A Spanish court has rejected plans to exclude bullfighting from the youth voucher scheme.

 A Spanish court has rejected plans to exclude bullfighting from the youth voucher scheme.

Although the High Court stated that bullfighting is important for Spain's "social legacy," opponents see the administration as a step backward.

The debate over bullfighting's place in Spanish culture and society has been reignited after the country's highest court ruled that the Communist-led government had been wrong to exclude bullfights from a list of events accessible to children through a free culture voucher scheme.

The Bono social joven (youth culture voucher), introduced last year, qualifies Spaniards turning 18 for a €400 (£355) remittance, a large portion of which can be spent on attending far-reaching developments such as celebrations, shows, plays, displays, and movies.

The government's decision to remove bullfighting from the list of live widespread events enraged the Fundación del Toro de Lidia, an organization dedicated to defending and advancing the movement.

The establishment's leader, Victorino Martín, said bullfighting was one of Spain's "most unmistakable social articulations" and depicted its prohibition from the plan as "social control and an assault on opportunity".

In July 2021, matadors perform the 'pasillo,' or customary entry into the field, before a bullfight at Las Ventas in Madrid.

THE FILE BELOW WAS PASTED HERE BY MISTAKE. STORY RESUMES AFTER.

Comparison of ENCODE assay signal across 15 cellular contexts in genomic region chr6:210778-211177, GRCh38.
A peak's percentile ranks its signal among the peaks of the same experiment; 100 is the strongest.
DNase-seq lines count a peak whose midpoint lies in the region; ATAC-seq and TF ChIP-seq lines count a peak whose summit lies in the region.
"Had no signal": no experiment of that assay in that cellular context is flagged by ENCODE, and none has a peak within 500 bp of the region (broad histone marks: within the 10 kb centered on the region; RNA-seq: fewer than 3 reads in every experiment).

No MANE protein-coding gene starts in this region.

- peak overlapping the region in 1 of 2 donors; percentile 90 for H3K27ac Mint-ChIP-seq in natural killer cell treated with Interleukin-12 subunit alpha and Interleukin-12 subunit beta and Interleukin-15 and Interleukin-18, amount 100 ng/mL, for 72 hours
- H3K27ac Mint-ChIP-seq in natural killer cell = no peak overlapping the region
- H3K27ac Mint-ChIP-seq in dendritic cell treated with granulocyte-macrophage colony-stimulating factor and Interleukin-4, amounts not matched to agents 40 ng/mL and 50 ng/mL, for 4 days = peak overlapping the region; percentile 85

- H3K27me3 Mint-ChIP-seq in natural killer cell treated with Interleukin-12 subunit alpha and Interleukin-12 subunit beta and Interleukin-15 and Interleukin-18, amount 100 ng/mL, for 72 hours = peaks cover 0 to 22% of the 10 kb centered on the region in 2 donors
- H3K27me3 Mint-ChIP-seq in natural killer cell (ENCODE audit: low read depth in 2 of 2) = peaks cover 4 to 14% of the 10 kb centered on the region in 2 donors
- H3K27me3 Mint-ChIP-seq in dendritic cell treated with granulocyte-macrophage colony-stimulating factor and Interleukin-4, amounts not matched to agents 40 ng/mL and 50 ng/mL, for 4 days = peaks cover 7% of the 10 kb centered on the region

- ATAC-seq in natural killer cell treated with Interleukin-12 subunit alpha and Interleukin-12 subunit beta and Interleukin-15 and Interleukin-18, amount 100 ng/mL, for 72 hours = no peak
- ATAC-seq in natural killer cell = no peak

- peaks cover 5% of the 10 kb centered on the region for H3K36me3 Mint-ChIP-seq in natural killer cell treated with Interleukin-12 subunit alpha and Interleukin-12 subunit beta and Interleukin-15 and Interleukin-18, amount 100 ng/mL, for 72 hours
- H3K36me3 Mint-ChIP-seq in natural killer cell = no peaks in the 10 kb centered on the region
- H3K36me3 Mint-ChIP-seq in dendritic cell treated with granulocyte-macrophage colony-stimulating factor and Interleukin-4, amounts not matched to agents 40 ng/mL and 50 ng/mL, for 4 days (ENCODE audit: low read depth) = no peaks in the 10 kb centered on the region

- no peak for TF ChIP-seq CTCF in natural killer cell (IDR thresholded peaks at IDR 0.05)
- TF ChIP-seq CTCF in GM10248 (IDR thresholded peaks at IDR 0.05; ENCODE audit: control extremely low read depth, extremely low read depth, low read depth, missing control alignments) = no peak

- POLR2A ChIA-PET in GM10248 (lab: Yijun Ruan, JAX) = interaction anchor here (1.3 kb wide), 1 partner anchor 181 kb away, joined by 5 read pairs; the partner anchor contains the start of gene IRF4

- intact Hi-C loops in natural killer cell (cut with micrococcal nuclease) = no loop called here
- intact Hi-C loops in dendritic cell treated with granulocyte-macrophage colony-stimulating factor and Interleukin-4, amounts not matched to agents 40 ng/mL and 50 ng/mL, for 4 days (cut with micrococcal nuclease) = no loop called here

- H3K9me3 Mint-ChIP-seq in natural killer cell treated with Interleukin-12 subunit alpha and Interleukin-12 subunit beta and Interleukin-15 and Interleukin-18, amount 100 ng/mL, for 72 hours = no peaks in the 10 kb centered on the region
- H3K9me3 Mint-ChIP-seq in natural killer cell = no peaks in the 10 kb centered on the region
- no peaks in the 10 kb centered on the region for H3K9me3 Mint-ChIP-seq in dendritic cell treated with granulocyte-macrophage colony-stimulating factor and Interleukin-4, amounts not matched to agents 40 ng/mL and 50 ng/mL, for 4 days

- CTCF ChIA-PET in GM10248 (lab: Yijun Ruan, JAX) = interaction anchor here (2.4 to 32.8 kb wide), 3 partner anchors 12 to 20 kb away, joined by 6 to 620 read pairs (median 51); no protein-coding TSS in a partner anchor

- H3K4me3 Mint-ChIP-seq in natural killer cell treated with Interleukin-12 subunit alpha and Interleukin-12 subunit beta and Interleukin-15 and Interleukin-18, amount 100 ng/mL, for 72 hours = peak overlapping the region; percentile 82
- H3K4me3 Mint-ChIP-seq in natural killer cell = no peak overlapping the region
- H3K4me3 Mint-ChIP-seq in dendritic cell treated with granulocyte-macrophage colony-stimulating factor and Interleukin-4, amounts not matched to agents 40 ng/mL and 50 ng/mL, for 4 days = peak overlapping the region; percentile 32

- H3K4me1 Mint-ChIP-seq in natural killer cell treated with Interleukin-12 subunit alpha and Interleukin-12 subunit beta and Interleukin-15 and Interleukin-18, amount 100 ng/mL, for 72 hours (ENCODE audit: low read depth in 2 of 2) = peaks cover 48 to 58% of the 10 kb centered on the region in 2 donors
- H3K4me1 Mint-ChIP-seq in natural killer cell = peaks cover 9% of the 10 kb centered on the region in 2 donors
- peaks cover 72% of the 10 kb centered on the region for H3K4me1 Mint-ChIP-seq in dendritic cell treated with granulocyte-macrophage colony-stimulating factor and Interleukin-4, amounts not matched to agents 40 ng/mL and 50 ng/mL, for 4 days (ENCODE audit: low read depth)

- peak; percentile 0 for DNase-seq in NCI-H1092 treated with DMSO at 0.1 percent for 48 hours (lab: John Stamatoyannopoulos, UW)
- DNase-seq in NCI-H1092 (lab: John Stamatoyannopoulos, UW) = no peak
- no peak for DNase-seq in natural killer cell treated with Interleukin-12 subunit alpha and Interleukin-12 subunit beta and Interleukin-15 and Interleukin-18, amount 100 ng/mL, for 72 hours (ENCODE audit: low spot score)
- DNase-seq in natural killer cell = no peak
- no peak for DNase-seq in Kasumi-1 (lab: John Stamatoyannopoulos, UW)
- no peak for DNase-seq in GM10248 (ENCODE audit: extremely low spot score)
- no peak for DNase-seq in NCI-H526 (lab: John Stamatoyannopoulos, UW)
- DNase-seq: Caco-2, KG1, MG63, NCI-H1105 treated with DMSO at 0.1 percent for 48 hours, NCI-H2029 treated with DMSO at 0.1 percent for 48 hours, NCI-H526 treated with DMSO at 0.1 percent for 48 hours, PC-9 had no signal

The association took the case to the Supreme Court, which overturned the public authority's decision on Tuesday, ruling that there was no support for ignoring bullfighting.

The court noted that bullfighting had been designated as part of Spain's "social legacy" under a 2013 regulation and that its "social, verifiable, and imaginative perspectives" had been managed at the expense of legal recognition.

Martin stated that the court's decision was "What this judgment says is that a forerunner in this nation - whatever their preferences and philosophy - must submit to the law," he told the Adapt radio broadcast. There is a law that protects bullfighting and requires people with significant influence to promote it. In light of philosophical sectarianism, we discovered an extremely clear prohibition for this situation."

Isabel Daz Ayuso, the traditional, egalitarian leader of the Madrid district, praised the decision as well, saying bullfighting was essential to Spanish culture and should not be separated due to "philosophical bias."

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